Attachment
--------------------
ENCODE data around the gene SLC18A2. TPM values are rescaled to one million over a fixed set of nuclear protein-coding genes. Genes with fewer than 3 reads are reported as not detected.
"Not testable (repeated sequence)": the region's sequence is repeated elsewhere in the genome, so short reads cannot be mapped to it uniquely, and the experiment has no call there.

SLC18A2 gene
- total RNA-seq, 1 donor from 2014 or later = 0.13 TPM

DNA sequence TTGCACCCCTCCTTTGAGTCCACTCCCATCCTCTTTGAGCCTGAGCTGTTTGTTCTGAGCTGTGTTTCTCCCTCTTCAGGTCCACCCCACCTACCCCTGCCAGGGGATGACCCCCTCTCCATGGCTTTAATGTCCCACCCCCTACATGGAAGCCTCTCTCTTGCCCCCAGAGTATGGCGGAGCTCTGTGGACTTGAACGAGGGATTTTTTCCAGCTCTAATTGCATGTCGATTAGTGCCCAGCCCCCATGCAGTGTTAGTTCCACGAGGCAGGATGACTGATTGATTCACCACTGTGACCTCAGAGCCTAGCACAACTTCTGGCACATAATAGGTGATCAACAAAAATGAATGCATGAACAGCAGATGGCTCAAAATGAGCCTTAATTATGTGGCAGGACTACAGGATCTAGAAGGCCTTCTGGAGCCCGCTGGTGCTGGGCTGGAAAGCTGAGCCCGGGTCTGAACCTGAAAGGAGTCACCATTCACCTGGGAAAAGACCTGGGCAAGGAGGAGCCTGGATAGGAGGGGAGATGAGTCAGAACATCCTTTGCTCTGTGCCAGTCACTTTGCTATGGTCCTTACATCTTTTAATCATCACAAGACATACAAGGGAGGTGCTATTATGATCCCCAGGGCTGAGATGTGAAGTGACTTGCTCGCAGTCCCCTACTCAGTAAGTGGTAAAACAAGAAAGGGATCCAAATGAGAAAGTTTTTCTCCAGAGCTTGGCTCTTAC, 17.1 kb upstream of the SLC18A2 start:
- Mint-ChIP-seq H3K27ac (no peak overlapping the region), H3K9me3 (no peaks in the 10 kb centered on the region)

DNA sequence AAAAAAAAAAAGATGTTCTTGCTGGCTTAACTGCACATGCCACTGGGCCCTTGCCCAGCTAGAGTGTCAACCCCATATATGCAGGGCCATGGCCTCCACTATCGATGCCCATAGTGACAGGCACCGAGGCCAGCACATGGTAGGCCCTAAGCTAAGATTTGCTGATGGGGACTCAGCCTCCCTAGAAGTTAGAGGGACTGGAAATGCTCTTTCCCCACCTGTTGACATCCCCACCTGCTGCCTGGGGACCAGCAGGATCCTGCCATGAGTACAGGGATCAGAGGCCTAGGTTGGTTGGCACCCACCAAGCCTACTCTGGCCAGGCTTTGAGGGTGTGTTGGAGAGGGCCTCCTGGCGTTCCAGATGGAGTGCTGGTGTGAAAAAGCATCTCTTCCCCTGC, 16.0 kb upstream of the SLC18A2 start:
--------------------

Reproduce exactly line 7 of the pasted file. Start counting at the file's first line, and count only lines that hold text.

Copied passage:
DNA sequence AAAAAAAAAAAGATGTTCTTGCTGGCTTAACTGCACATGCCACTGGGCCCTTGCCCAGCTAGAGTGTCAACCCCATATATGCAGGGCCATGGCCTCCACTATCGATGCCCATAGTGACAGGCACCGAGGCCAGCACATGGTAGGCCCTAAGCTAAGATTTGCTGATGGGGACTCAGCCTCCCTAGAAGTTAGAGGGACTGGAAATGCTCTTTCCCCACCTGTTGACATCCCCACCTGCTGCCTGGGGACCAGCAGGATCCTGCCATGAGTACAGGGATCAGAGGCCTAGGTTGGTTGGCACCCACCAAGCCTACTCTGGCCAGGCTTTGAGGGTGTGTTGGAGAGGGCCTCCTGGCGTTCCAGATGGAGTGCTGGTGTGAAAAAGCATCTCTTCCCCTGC, 16.0 kb upstream of the SLC18A2 start: